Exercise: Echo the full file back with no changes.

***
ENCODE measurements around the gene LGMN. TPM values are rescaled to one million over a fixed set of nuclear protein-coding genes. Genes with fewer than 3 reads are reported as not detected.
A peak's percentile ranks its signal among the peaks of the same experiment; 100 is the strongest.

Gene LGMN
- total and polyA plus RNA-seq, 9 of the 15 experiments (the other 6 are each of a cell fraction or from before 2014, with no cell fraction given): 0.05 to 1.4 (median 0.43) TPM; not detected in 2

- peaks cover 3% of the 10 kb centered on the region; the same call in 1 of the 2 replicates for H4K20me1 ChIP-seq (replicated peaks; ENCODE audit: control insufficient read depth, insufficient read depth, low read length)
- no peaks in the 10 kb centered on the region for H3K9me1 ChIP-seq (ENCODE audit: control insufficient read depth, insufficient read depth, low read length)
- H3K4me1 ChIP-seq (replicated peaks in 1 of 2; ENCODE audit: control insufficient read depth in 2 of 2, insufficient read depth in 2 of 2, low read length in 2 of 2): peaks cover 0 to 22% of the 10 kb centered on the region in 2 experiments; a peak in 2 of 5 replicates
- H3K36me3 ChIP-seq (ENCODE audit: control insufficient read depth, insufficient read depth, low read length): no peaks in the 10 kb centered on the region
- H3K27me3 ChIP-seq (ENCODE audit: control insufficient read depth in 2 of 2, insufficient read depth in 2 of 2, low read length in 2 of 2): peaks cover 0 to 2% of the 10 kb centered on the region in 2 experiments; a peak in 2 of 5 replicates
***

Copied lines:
ENCODE measurements around the gene LGMN. TPM values are rescaled to one million over a fixed set of nuclear protein-coding genes. Genes with fewer than 3 reads are reported as not detected.
A peak's percentile ranks its signal among the peaks of the same experiment; 100 is the strongest.

Gene LGMN
- total and polyA plus RNA-seq, 9 of the 15 experiments (the other 6 are each of a cell fraction or from before 2014, with no cell fraction given): 0.05 to 1.4 (median 0.43) TPM; not detected in 2

- peaks cover 3% of the 10 kb centered on the region; the same call in 1 of the 2 replicates for H4K20me1 ChIP-seq (replicated peaks; ENCODE audit: control insufficient read depth, insufficient read depth, low read length)
- no peaks in the 10 kb centered on the region for H3K9me1 ChIP-seq (ENCODE audit: control insufficient read depth, insufficient read depth, low read length)
- H3K4me1 ChIP-seq (replicated peaks in 1 of 2; ENCODE audit: control insufficient read depth in 2 of 2, insufficient read depth in 2 of 2, low read length in 2 of 2): peaks cover 0 to 22% of the 10 kb centered on the region in 2 experiments; a peak in 2 of 5 replicates
- H3K36me3 ChIP-seq (ENCODE audit: control insufficient read depth, insufficient read depth, low read length): no peaks in the 10 kb centered on the region
- H3K27me3 ChIP-seq (ENCODE audit: control insufficient read depth in 2 of 2, insufficient read depth in 2 of 2, low read length in 2 of 2): peaks cover 0 to 2% of the 10 kb centered on the region in 2 experiments; a peak in 2 of 5 replicates